Thirteen hours later here I am sitting in a tiny hospital room, my makeup smudged, listening to the tick-tock-tick of a wall clock and the dripdripdripdripdrop of IV fluids.
Apparently my Freya is “failure to thrive.”
It’s not my fault, everyone keeps reassuring me, yet her pediatrician acted like she thought I was an idiot for not taking Freya in sooner, though she had seen Freya a month before and knew her to be underweight. At that previous visit we’d also discussed Freya’s abated bowel habits. The doctor hadn’t seemed concerned at the time, so I tried to not be too concerned; I tried to not compare my Freya to my Luna (who was a fatty with adorable rolls when she was this age).
It’s not my fault, everyone keeps reassuring me, yet a socialworker came in claiming, “I’m not here to judge…” and trying to get to me to confess to the crime of neglect or apathy or PPD. Yes, I suffered PPD with Luna and, yes, I am under a lot of stress lately, but I love my babies and even at my worst with Luna I never could harm her and I could never harm Freya.
A nurse escorted us to the hospital admissions room. An orderly escorted us to Freya’s private-but-tiny room in Pediatrics. At least she’s not in the NICU. They took her for a CT Scan, then an X-ray. They drew blood through an IV on her head. They put some sort of tape-on pee sack on her a few times but it’s not working so they’re going to do a catheter later. They’ve taken her temp several times, weighed her a few times, poked and prodded her…4mos and she’s already had more medical procedures than me.
She weighs only ounces more than her birth weight–she’d gained and lost–it’s not a steady lack of growth. She feeds lots and lots of times at home, and I’d even started added other baby foodstuffs to her diet because I knew I had a scrawny little baby, but I knew she was doing all of the things she was supposed to be doing at her age.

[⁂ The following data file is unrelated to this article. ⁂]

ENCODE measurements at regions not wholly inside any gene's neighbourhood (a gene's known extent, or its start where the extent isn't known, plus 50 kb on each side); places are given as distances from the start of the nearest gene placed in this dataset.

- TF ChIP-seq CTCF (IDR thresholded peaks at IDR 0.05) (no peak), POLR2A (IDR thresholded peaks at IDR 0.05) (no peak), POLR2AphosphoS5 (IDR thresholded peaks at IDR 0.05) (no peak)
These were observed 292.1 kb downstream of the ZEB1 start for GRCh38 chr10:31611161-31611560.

They’re keeping her for three days for observation and more testing.
It could be that my breasts aren’t much more than fleshy pacifiers to her at this point; easy to fix–give her formula while trying to maybe build the supply back up. It could be that she’s not absorbing what she’s getting from my breast milk–not sure what the fix would be there. It could be that she’s got some sort of genetic defect that’s causing the weight issues–please don’t let it be that. Please let it be dried-up-breasts.
In the next room another worrying parent wakes up to their alarm clock and I hear the enh-enh-enh blending in an ominous onomatopoeia with the other rhythms in the room. Time. I need that to be on my side. Please, baby girl, please fatten up so much that they think we’re over-feeding. Please get better so we can go home and smile and giggle again. Please get better so your big sister will be able to play with you…
Testing For Cystic Fibrosis
I’m glad they’re being thorough in their testing, but I really hope it’s NOT Cystic Fibrosis.
Freya’s Latest Get-Up
Failure to thrive
The best means of prevention is by early detection at routine well-baby examinations and periodic follow-up with school-age and adolescent children.
Canna Cola Get My Mind Off Of All Of This?
Don’t think I’ll be dropping quarters into a vending machine for this, but, hey, I won’t knock it if you try it!